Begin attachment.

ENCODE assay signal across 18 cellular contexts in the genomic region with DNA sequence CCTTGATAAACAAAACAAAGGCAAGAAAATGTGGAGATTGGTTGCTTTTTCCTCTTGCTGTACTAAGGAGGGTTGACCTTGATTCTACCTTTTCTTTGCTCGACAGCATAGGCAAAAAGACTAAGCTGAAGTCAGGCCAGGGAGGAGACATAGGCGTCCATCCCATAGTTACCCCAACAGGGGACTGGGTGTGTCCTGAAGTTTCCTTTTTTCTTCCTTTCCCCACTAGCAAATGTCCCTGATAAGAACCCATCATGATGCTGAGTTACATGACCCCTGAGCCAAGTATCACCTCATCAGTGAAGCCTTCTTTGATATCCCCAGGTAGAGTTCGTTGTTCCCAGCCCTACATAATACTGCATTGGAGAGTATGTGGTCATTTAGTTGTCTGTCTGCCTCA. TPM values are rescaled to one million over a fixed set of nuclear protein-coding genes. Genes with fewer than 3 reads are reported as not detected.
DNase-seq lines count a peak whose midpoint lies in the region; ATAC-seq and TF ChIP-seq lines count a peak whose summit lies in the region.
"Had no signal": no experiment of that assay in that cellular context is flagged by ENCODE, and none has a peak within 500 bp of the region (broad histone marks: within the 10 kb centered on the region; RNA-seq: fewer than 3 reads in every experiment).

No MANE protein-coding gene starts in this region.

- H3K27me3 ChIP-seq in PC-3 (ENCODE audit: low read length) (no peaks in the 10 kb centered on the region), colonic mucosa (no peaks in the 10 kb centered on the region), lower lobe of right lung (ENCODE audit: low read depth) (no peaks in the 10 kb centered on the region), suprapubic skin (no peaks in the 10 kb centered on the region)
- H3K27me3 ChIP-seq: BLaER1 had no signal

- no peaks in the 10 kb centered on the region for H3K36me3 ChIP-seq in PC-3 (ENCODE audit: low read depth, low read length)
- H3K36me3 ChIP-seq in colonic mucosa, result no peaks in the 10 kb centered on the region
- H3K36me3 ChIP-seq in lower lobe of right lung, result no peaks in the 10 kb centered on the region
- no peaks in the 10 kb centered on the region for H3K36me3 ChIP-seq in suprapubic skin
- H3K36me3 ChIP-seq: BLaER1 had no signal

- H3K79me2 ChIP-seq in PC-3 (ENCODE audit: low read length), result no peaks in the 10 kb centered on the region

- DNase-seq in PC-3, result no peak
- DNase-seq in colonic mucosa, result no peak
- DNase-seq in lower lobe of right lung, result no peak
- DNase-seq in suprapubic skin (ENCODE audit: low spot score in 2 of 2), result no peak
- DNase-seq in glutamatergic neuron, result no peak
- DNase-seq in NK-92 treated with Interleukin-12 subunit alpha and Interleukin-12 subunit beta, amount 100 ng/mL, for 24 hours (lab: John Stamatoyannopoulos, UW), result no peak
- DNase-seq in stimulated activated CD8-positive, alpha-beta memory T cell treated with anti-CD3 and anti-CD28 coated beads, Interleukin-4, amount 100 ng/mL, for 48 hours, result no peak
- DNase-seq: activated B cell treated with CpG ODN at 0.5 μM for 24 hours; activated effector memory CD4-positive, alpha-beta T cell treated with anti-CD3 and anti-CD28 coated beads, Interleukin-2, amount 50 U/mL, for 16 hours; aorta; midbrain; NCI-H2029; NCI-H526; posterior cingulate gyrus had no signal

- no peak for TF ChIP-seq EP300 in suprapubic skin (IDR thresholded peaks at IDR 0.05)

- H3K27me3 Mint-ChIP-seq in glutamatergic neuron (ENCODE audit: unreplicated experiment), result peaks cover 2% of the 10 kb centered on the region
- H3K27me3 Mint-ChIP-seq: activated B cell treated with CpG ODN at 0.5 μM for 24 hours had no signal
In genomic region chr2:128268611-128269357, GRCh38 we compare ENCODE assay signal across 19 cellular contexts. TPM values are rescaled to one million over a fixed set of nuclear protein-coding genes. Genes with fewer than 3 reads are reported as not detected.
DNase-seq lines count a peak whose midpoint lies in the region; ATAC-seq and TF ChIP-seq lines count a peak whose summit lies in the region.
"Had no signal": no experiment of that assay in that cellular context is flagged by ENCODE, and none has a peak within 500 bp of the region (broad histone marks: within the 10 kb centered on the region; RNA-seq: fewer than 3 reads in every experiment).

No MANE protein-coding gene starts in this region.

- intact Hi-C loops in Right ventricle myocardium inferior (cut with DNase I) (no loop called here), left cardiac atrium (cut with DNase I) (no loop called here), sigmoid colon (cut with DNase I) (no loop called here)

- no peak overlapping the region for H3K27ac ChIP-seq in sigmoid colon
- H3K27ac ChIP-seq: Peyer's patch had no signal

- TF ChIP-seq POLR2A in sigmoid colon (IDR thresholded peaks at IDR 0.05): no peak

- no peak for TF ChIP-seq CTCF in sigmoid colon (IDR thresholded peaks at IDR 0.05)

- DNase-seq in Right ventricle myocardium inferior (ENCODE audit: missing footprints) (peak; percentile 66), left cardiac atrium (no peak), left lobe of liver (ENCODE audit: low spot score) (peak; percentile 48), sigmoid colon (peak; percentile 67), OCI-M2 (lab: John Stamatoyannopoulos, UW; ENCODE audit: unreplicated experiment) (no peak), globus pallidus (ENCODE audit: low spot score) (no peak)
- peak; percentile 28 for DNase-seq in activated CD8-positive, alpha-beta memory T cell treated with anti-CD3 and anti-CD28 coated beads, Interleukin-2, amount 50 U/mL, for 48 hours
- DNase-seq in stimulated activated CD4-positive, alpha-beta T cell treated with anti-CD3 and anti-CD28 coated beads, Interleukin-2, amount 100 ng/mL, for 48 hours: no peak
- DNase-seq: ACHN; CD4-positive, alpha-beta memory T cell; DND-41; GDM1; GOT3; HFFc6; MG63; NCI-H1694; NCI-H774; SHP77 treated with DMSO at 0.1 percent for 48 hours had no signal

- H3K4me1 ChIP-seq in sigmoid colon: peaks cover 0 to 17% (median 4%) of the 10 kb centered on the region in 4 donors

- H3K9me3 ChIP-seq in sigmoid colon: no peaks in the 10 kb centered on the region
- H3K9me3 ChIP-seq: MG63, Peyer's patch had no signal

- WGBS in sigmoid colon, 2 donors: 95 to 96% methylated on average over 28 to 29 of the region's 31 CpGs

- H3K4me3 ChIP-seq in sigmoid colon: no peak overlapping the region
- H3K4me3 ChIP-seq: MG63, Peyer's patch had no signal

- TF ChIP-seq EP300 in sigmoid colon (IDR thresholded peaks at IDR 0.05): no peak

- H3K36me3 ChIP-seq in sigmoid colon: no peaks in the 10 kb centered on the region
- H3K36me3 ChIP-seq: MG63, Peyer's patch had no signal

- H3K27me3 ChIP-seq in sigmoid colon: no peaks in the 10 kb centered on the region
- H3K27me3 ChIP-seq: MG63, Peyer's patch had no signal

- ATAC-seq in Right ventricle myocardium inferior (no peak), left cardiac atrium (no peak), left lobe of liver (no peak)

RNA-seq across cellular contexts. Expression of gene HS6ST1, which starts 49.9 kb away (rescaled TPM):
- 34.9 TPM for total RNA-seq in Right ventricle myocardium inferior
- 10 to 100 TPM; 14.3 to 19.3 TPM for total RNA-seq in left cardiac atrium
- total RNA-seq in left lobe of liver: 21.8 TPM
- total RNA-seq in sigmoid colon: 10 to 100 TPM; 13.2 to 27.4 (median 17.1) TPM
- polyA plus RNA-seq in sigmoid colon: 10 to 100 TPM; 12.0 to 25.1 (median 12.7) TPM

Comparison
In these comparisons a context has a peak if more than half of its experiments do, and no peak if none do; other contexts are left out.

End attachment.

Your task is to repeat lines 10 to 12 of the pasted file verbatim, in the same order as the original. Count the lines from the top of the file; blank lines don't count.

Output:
- no peaks in the 10 kb centered on the region for H3K36me3 ChIP-seq in suprapubic skin
- H3K36me3 ChIP-seq: BLaER1 had no signal

- H3K79me2 ChIP-seq in PC-3 (ENCODE audit: low read length), result no peaks in the 10 kb centered on the region